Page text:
Home About Network of subjects Linked subjects heatmap Book indices included Search by subject Search by reference Browse subjects Browse texts

Tiresias: The Ancient Mediterranean Religions Source Database



10935
Tosefta, Berachot, 6.25


ולא יעשה קפנדריא ורקיקה מק\"ו שאין [בו] דרך בזיון אמרה תורה כך על אחת כמה וכמה [וקל וחומר שיש בו דרך בזיון ר' יהודה בר' יוסי] אומר אינו צריך הרי הוא אומר כי אין לבא אל שער המלך בלבוש שק בא וראה על אחת כמה וכמה קלין וחמורין בדבר אם לפני מלך בשר ודם אין עושין כן לא כ\"ש לפני מלך מלכי המלכים הקב\"ה.Rebbi Yossi Ben Rebbi Yehudah says, “It says [in the verse], ‘… because you cannot come into the gate of the king in sackcloth.’ (Esther 4:2) For sure there are many more Kal Vechomer (a derivation from minor to major) derivations in this case.” And spitting [is forbidden on the Temple Mount] from a Kal Vechomer. Even though a shoe has nothing disgraceful about it, [and still] the Torah says not to go with a shoe [on to the Temple Mount], it is a Kal Vechomer to spitting which is disgraceful, [that it should be for sure forbidden on the Temple Mount].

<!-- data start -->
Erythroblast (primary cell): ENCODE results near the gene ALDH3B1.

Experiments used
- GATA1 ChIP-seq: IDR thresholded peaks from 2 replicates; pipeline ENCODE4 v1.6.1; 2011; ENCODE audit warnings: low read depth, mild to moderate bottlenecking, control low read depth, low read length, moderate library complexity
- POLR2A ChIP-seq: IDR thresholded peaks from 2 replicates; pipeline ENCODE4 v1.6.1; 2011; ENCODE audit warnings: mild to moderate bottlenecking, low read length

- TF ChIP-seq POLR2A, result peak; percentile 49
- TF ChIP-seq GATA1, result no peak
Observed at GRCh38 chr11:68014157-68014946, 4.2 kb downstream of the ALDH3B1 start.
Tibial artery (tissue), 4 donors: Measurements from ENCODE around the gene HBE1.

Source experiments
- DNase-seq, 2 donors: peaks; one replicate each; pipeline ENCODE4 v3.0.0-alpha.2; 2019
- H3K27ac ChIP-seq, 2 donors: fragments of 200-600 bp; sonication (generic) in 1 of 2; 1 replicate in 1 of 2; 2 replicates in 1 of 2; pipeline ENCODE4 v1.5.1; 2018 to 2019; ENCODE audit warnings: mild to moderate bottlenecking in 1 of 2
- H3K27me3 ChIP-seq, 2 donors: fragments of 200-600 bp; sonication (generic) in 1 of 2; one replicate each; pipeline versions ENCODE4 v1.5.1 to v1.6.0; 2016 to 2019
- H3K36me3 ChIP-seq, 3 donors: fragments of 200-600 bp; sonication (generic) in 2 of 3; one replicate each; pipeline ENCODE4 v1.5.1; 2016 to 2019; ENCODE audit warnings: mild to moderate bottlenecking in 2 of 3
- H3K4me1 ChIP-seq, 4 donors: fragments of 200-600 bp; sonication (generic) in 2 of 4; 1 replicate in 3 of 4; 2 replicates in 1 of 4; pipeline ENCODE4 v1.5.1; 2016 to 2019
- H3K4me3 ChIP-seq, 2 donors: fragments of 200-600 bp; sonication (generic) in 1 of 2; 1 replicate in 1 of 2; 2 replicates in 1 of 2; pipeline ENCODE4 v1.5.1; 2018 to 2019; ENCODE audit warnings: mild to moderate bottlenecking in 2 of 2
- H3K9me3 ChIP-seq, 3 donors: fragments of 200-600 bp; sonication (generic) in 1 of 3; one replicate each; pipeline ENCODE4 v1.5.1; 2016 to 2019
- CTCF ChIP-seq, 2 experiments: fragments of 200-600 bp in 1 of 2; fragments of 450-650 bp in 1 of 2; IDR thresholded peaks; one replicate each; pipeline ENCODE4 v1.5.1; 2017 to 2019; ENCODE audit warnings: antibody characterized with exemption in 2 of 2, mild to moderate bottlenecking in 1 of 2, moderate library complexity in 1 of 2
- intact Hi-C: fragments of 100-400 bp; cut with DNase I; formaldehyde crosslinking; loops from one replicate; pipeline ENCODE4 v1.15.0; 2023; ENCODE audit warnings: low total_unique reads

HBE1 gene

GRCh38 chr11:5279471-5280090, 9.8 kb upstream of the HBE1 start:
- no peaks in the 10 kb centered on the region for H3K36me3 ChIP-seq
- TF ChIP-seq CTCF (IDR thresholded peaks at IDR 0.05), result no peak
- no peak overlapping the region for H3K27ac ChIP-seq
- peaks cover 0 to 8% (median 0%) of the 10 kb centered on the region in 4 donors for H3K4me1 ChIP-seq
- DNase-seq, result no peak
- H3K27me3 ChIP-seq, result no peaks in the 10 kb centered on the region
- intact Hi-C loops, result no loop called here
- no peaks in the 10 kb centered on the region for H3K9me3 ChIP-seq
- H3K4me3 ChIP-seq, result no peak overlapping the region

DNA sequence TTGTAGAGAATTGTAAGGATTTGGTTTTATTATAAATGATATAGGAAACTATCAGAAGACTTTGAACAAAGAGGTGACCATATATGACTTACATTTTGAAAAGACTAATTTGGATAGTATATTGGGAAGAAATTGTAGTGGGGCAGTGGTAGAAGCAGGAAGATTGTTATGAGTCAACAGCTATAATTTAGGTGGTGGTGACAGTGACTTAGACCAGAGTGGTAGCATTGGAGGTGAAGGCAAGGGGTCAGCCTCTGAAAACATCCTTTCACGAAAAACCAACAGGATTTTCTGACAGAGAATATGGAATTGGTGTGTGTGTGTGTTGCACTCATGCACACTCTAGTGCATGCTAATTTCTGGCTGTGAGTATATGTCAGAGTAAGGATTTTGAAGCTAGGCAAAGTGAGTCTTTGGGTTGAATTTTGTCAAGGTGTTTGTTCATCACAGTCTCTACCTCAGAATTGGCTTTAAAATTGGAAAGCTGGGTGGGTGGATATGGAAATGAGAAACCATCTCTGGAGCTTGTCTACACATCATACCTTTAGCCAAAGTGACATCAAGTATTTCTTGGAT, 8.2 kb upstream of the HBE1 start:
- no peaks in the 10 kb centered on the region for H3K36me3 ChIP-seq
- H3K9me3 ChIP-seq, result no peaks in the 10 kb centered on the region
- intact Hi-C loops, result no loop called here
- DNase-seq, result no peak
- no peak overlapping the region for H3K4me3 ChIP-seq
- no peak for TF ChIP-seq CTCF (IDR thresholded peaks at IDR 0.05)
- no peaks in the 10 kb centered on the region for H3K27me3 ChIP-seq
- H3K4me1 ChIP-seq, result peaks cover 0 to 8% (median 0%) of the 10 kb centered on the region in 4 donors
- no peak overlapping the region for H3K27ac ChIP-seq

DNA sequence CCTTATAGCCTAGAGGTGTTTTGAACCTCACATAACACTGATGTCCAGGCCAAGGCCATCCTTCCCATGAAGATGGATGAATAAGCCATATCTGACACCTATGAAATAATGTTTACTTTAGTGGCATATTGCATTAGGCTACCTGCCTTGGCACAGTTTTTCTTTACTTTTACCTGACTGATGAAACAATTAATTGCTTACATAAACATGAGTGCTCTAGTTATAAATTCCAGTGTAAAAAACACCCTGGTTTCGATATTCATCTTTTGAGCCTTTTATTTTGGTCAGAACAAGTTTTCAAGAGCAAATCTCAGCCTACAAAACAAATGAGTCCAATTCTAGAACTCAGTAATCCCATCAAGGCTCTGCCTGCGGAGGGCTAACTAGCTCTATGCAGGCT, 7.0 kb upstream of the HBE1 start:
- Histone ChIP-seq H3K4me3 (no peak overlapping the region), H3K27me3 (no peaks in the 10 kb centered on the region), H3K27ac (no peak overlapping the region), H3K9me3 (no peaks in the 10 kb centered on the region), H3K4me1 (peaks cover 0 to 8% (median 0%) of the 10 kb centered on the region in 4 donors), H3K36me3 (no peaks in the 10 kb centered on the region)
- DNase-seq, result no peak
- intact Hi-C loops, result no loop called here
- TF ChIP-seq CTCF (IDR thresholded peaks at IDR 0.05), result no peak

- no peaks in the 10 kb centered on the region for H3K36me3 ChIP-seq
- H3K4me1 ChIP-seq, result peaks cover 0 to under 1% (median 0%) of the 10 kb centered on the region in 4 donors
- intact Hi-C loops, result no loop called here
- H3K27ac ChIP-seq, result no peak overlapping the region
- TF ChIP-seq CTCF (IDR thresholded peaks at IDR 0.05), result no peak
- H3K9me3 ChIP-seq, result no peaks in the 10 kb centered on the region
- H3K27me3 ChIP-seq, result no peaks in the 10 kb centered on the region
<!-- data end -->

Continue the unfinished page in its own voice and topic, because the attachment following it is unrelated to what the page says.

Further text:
Intertexts (texts cited often on the same page as the searched text):

5 results
1. Petronius Arbiter, Satyricon, 32 (1st cent. CE - 1st cent. CE)

2. Petronius Arbiter, Satyricon, 32 (1st cent. CE - 1st cent. CE)

3. Anon., Sifre Deuteronomy, 36 (2nd cent. CE - 4th cent. CE)

4. Palestinian Talmud, Berachot, None (2nd cent. CE - 5th cent. CE)

5. Babylonian Talmud, Menachot, None (3rd cent. CE - 6th cent. CE)